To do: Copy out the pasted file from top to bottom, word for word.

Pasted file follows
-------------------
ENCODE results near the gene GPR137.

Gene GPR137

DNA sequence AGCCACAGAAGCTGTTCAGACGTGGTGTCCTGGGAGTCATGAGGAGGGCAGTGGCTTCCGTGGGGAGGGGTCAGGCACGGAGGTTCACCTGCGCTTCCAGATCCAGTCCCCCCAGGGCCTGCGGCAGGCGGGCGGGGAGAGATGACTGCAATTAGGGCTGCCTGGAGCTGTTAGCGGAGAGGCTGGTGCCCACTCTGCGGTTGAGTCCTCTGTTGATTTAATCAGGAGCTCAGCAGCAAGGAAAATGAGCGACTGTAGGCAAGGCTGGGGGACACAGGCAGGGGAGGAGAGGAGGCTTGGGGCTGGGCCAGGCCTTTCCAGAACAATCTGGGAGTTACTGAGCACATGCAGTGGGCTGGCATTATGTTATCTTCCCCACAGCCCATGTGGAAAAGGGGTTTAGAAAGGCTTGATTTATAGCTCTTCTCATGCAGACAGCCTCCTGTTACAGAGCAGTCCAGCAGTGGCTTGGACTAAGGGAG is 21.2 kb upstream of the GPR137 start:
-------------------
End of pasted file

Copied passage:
ENCODE results near the gene GPR137.

Gene GPR137

DNA sequence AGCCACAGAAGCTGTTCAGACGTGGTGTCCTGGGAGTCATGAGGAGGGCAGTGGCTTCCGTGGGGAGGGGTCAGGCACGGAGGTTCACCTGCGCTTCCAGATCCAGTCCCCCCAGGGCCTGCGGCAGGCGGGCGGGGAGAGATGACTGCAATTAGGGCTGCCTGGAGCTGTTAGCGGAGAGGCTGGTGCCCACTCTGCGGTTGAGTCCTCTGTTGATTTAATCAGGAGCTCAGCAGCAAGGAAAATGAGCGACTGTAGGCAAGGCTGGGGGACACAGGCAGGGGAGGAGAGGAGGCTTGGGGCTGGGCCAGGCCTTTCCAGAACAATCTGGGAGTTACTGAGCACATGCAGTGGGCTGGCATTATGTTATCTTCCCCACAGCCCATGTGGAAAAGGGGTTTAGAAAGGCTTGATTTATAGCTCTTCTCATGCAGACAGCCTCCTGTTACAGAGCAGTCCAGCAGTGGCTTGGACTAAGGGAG is 21.2 kb upstream of the GPR137 start: